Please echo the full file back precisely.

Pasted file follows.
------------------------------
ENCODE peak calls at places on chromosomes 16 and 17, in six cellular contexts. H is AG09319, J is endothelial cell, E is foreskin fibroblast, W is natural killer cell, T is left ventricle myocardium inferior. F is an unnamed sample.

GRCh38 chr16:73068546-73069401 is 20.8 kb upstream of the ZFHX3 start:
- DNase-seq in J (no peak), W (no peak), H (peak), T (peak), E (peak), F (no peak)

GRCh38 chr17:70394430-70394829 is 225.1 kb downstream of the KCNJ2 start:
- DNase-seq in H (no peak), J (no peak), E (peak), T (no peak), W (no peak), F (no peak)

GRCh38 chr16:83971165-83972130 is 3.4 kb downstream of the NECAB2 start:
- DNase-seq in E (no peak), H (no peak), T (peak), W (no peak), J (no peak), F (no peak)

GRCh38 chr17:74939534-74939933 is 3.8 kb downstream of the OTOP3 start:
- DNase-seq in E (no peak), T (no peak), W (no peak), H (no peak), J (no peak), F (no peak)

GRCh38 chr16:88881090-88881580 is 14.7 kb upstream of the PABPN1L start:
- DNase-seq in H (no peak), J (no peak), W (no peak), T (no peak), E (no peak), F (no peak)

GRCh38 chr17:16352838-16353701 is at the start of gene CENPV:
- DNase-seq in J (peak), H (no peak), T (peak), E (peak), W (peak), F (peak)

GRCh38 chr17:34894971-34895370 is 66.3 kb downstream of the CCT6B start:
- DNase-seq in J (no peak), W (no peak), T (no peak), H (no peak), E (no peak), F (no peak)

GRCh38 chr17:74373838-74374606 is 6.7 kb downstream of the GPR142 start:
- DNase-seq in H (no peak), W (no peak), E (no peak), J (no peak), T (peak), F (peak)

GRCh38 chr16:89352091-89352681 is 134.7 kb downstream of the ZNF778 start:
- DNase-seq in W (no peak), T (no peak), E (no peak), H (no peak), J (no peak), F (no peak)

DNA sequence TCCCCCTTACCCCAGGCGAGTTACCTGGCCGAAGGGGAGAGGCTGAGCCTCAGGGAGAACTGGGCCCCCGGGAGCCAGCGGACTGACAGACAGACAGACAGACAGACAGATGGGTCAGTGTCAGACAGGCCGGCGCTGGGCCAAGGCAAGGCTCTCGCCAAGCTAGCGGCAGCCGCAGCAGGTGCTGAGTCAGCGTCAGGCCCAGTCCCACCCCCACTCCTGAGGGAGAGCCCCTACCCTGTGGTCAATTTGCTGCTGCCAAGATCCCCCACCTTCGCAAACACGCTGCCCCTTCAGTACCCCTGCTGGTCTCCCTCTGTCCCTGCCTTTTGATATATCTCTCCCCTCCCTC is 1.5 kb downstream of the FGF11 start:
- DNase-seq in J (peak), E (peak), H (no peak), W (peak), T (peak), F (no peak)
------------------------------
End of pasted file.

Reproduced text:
ENCODE peak calls at places on chromosomes 16 and 17, in six cellular contexts. H is AG09319, J is endothelial cell, E is foreskin fibroblast, W is natural killer cell, T is left ventricle myocardium inferior. F is an unnamed sample.

GRCh38 chr16:73068546-73069401 is 20.8 kb upstream of the ZFHX3 start:
- DNase-seq in J (no peak), W (no peak), H (peak), T (peak), E (peak), F (no peak)

GRCh38 chr17:70394430-70394829 is 225.1 kb downstream of the KCNJ2 start:
- DNase-seq in H (no peak), J (no peak), E (peak), T (no peak), W (no peak), F (no peak)

GRCh38 chr16:83971165-83972130 is 3.4 kb downstream of the NECAB2 start:
- DNase-seq in E (no peak), H (no peak), T (peak), W (no peak), J (no peak), F (no peak)

GRCh38 chr17:74939534-74939933 is 3.8 kb downstream of the OTOP3 start:
- DNase-seq in E (no peak), T (no peak), W (no peak), H (no peak), J (no peak), F (no peak)

GRCh38 chr16:88881090-88881580 is 14.7 kb upstream of the PABPN1L start:
- DNase-seq in H (no peak), J (no peak), W (no peak), T (no peak), E (no peak), F (no peak)

GRCh38 chr17:16352838-16353701 is at the start of gene CENPV:
- DNase-seq in J (peak), H (no peak), T (peak), E (peak), W (peak), F (peak)

GRCh38 chr17:34894971-34895370 is 66.3 kb downstream of the CCT6B start:
- DNase-seq in J (no peak), W (no peak), T (no peak), H (no peak), E (no peak), F (no peak)

GRCh38 chr17:74373838-74374606 is 6.7 kb downstream of the GPR142 start:
- DNase-seq in H (no peak), W (no peak), E (no peak), J (no peak), T (peak), F (peak)

GRCh38 chr16:89352091-89352681 is 134.7 kb downstream of the ZNF778 start:
- DNase-seq in W (no peak), T (no peak), E (no peak), H (no peak), J (no peak), F (no peak)

DNA sequence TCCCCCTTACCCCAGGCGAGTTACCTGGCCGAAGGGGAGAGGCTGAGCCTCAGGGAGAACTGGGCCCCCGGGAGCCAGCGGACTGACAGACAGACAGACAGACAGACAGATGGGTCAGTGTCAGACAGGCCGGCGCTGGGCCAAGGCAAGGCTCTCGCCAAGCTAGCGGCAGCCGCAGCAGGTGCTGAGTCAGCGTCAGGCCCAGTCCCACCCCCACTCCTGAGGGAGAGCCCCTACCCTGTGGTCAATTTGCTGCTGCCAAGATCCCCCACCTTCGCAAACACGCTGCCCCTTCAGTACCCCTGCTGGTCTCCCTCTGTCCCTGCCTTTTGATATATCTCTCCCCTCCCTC is 1.5 kb downstream of the FGF11 start:
- DNase-seq in J (peak), E (peak), H (no peak), W (peak), T (peak), F (no peak)